A Message For Mental Health Awareness Month

2x Paralympic medalist and High Fives Athlete #45, Keith Gabel, reminds us that it’s okay not to be okay.

In June of 2005, Keith Gabel was involved in an industrial accident; over 2,000 pounds of hydraulic pressure crushed his left foot. After a series of medical procedures, the decision was made to amputate. Keith is an action sports enthusiast with a background in big mountain and freestyle snowboarding. Just three months after his accident, Keith set his sights on making the 2014 U.S. Paralympic Team and has been a successful Paralympian ever since.

Today, Team USA shared his story to give us all the reassurance that even the most talented people go through the trenches of mental health struggles.

As an athlete, it’s important to be physically, emotionally and mentally ready to compete. When I’m on the snow, I want to give my best on every run.

But when you’re dealing with mental health challenges, it’s hard to get out of bed some days, let alone go for a Paralympic gold medal. Mental health issues aren’t always visible like a knee injury or the flu, but they can set us back all the same.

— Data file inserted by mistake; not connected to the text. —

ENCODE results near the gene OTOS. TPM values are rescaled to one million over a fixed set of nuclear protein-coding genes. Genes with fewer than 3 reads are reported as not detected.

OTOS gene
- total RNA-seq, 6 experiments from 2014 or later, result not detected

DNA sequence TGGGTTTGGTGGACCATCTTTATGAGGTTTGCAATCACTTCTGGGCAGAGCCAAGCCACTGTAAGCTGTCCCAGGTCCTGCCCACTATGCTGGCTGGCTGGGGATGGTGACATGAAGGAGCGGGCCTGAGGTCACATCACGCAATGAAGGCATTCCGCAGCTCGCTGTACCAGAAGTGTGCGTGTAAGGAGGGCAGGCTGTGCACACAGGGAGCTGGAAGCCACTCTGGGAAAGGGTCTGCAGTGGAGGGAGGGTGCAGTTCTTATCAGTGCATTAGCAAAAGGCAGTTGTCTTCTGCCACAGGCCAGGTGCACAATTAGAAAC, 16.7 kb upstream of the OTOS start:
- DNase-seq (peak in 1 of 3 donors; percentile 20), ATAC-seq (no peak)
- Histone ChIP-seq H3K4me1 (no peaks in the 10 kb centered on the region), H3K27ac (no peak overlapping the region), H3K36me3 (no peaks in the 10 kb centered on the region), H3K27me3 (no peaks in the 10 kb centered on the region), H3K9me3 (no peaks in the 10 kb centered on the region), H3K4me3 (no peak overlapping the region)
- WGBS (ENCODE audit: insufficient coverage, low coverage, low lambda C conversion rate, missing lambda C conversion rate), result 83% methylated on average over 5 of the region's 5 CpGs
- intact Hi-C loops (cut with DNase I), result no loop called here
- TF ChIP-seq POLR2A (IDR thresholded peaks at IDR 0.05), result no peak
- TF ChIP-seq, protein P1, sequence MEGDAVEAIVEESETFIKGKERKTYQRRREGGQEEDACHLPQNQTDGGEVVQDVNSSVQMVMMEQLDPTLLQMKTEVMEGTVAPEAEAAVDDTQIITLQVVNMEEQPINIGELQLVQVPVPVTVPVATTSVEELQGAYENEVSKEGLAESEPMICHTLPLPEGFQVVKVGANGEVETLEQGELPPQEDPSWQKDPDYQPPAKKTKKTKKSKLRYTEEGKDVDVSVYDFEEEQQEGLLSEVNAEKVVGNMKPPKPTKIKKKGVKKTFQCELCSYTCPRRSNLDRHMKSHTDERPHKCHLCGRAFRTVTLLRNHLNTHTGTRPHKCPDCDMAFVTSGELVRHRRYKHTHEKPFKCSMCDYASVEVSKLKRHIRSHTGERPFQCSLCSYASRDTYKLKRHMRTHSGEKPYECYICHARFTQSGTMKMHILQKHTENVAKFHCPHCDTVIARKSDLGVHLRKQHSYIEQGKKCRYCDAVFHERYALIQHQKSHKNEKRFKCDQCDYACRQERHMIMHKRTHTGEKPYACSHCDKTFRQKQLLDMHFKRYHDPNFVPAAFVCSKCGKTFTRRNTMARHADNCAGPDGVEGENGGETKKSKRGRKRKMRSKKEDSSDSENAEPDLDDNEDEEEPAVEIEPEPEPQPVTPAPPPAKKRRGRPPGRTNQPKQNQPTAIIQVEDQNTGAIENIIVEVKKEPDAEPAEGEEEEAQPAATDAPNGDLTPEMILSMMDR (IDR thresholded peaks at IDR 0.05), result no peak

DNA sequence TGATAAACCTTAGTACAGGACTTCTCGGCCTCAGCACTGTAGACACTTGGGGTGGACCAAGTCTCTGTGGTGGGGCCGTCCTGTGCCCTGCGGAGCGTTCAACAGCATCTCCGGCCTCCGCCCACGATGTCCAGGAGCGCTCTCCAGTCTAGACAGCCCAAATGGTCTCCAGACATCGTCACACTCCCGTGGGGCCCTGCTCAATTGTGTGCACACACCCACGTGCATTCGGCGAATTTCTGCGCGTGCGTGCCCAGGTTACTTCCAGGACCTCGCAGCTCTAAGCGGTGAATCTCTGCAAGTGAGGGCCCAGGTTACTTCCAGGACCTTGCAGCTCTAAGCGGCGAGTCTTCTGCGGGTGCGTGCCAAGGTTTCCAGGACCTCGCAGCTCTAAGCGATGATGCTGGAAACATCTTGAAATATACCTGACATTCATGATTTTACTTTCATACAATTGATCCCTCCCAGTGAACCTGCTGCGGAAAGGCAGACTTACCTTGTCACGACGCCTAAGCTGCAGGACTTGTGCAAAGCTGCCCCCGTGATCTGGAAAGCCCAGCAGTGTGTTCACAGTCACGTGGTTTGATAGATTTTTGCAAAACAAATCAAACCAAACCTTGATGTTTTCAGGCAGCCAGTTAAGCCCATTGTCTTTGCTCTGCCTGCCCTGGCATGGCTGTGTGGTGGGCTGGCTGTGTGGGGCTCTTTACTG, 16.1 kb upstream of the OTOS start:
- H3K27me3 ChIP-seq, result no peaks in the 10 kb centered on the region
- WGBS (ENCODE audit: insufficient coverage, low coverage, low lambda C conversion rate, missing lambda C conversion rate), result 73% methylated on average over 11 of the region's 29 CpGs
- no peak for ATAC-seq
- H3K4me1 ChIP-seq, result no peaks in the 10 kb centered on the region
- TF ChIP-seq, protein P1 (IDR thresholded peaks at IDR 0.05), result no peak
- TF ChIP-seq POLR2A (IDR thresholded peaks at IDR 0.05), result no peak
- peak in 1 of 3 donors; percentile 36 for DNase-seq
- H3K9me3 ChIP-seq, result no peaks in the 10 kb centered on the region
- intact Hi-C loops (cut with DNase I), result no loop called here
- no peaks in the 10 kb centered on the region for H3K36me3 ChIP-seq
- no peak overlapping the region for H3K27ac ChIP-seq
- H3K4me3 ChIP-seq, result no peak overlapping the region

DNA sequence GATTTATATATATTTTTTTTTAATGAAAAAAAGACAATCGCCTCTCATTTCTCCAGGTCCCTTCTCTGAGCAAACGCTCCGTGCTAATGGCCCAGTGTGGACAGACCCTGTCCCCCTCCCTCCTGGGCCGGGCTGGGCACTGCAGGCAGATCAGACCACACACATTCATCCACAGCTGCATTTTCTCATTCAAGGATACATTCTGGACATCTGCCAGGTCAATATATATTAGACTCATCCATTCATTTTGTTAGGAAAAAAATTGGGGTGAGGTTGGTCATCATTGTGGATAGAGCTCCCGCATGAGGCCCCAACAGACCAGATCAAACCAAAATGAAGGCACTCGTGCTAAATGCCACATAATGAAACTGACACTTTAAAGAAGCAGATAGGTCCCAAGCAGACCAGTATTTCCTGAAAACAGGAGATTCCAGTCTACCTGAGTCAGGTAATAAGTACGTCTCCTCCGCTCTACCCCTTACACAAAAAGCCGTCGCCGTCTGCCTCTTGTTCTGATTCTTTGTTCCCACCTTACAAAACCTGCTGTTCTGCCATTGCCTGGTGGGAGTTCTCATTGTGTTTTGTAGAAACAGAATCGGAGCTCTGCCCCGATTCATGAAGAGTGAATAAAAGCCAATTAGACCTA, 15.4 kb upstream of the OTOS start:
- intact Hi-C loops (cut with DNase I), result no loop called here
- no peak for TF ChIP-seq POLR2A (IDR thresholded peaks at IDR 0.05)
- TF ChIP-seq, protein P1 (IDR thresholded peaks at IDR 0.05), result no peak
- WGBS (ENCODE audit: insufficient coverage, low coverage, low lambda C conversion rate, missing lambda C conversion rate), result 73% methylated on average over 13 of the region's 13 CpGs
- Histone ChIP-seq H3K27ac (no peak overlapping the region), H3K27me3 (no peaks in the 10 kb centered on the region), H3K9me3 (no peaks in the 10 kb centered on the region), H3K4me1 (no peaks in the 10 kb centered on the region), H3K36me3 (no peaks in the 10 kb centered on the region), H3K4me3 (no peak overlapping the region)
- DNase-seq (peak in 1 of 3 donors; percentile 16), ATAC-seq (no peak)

I struggled to ask for help when I was dealing with depression. Now, I speak openly about my mental health journey, because I know I’m not alone.

I want to bring conversations about mental health out of the shadows so that everyone—especially other members of Team USA—knows that it’s okay to not be okay.

We are proud to share Keith’s vulnerability this month, thanks to Team USA for sharing his story. If you are reading this, we want you to know that High Fives Foundation is made up of humans, just like you, who struggle with mental health hurdles too. We support you, and we see you.


Mental Recovery Resource kindly provided by Dani Trujillo, MSW.  – https://highfivesfoundation.org/programs/mental-health/


High Five, and be kind to yourself.


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